The Joint Center for Housing Studies of Harvard University expects remodeling activity to soften next year, according to the Leading Indicator of Remodeling Activity (LIRA) released in mid-October.
LIRA projects that year-over-year increases in residential remodeling expenditures will reach a decade high of 7.7% in 2018, then slip to 6.6% by the third quarter of 2019.
“Rising mortgage interest rates and flat home sales activity around much of the country are expected to pinch otherwise very strong growth in homeowner remodeling spending moving forward,” Chris Herbert, managing director of the Joint Center for Housing Studies, said in a statement. “Low for-sale inventories are presenting a headwind because home sales tend to spur investments in remodeling and repair both before a sale and in the years following.”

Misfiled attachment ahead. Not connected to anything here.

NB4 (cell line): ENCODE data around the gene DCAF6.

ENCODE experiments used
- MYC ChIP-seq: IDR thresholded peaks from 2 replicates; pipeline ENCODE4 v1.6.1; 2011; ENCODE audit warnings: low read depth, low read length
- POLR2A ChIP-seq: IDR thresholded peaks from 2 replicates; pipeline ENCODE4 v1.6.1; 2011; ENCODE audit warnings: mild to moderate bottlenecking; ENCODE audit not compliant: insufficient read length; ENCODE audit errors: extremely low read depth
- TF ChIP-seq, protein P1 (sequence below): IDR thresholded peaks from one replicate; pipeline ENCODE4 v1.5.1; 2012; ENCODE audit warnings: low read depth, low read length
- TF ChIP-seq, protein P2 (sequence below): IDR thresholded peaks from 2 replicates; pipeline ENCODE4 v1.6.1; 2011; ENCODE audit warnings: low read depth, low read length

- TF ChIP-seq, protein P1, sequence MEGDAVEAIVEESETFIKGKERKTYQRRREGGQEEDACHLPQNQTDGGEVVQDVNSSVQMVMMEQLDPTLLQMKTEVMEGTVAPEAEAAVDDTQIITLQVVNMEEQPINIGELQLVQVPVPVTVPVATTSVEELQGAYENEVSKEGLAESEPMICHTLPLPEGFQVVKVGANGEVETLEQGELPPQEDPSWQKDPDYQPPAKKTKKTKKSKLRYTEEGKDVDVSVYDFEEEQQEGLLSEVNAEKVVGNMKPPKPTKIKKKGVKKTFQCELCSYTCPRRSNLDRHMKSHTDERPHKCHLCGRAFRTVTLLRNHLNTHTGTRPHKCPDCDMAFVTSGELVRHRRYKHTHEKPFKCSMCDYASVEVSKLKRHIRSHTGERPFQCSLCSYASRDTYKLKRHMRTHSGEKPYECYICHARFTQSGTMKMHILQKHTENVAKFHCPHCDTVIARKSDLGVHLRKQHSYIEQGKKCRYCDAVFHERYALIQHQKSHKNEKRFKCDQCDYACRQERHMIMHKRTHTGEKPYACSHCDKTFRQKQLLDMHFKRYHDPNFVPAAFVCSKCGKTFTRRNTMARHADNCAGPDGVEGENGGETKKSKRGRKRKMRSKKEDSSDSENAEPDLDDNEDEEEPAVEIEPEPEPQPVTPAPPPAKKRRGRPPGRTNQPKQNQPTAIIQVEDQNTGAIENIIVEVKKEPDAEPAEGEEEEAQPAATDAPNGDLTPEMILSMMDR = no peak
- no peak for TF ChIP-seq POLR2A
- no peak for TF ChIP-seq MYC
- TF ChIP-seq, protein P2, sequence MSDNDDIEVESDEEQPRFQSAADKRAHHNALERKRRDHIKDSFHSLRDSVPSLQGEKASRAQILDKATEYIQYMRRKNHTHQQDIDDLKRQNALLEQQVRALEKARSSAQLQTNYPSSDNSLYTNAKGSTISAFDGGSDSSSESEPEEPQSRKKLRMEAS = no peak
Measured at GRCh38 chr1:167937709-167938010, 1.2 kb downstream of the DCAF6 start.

However, Abbe Will, associate project director of the Remodeling Futures Program at the Joint Center, noted that other remodeling indicators, like home prices, permit activity and retail sales of building materials, will continue to grow.
[Related: Bathrooms topped 2017 remodeling projects: NAHB]
“Through the third quarter of 2019, annual expenditures for residential improvements and repairs by homeowners [are] still expected to grow to over $350 billion nationally,” Will said in the statement.
Homeowners spent over $331 billion on improvements and repairs in the third quarter of 2018, a 7.5% increase over Q3 2017, according to the Joint Center for Housing Studies. Although expenditures are expected to increase to $353 billion by Q3 2019, that’s only a 6.6% increase.